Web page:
An obsession with driving is undermining the liveability of Sydney, says a UNSW Built Environment landscape architect and urban designer.
Dr Mike Harris says the vehicle-centric ideology that dominates much of Sydney's planning policy is outdated and “simply doesn't work”.
“Cars are the dominant form of transport in our city, not because it's the most efficient, but because the planning system has favoured them for so long … and continues to prioritise the model despite the damaging impacts,” he says.
“You can ascribe a lot of the problems Sydney is experiencing in terms of liveability to the dominance of cars, such as commuter stress, cost of living, endemic rates of poor health, the urban heat island effect [of climate change], to name a few.”
Shifting to people-based planning
The urban landscape designer investigates network planning and street design and champions a departure from auto-based planning to people-based-planning.
“Any time the pedestrian or the human experience in the public domain is lower on the hierarchy of importance, it negatively affects the quality of our city, and subsequently our attachment to it,” he says.
“If we want our public domain to be sustainable and for the public good, we need to shift to designing for people, rather than cars.”
He says Sydney needs to prioritise other forms of transport over cars to improve access to places of employment and education, and meet other daily needs.
“Designing cities around the experience of people will be essential to manage densification sustainably and lead to more positive community, health and economic outcomes,” he says.
“The fewer cars we have, the more space there will be for everything else the community needs: better footpaths and gathering spaces, playgrounds, trees and small green spaces, habitat and cleaning stormwater.”
Public transport let down
Landscape architects and urban designers understand the importance of people-based planning in principle, but they can be restricted by politics when it comes to executing the design, he says.
“Practitioners do shoulder that duty, but it does come down to how much the government is willing to set the agenda,” he says. “Continuing to fund multibillion-dollar motorway expansion projects like WestConnex only continues to incentivise the dominance of the car and undermine people-based city planning.”
He says the state government's track record of mismanaging public transport projects results in the projects falling short of public expectations.
“Sydney falls down when it comes to metropolitan-scale thinking,” he says, while acknowledging the creation of the Greater Sydney Commission is intended to address this. “Sometimes, even positive big projects reduce the quality of the public domain, which doesn't need to happen.”
An example of this is the light rail, which he says should improve public transport carrying capacity and result in fewer cars on roads.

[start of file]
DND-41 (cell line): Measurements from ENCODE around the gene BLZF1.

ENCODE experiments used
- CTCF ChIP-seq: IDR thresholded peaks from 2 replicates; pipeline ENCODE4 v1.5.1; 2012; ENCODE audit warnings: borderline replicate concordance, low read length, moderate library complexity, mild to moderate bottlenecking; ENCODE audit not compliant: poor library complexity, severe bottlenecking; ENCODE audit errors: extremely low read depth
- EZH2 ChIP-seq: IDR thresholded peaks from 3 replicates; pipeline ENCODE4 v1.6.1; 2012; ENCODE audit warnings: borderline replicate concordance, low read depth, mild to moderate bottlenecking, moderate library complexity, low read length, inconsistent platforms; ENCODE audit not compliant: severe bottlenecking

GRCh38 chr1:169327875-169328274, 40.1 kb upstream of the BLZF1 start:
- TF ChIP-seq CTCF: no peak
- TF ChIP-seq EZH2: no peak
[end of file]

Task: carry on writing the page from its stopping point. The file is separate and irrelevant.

"What you would expect to happen, is the removal of car lanes, which aligns with the project objectives of reducing car use,” he says. "This happened on George Street, but then extra car capacity was sought elsewhere in the network.
"Rather than reduce car traffic lanes in some locations, we lost the most well used separated cycleway in the city and a historic avenue of 130-year-old fig trees along Anzac Parade.
“Remodelled intersections are now huge traffic machines that have made it much more difficult for pedestrians to cross and cyclists to navigate.”
Following the lead of world cities
Dr Harris says there are many examples around the world where road capacity has been reduced successfully in favour of public transport, bike lanes and improving the public domain.
“New York created a stack of new urban spaces by removing road space previously allocated to cars, including Times Square. Rather than grind the city to a halt, as some predicted, traffic actually improved,” he says. “The same happened in Seoul when an elevated motorway was replaced with a stream and pedestrian boulevard.”
“Copenhagen is an oft-quoted example as they have for the past three decades been steadily increasing their metro and separated bike lane network, while at the same time gradually reducing the amount of street space used for car travel and parking. While the city's population grew by 15% in 10 years, car use decreased by 3%.”
While Sydney is behind when it comes to integrated urban planning, he believes the recent opening of the north-west metro line is a sign of improvement.
“A metro line is ideal for shifting people from cars to public transport and increasing equitable access across the city. It's a much faster and easier form of transport because it's largely underground, and it also presents more opportunities for creating community spaces around station hubs.”
He says that means more opportunities for planting, more open and green spaces, and more human interaction.
“We are playing catch-up if you consider the century-old metro networks of cities such as New York, London and Berlin, and there is a lot of work to do to try and turn around the inertia of car-based planning.
“It is going to take some serious ambition and some big calls about what type of city we want. But the less we incentivise projects like WestConnex and the more metro-type projects we advance, the closer we'll get.”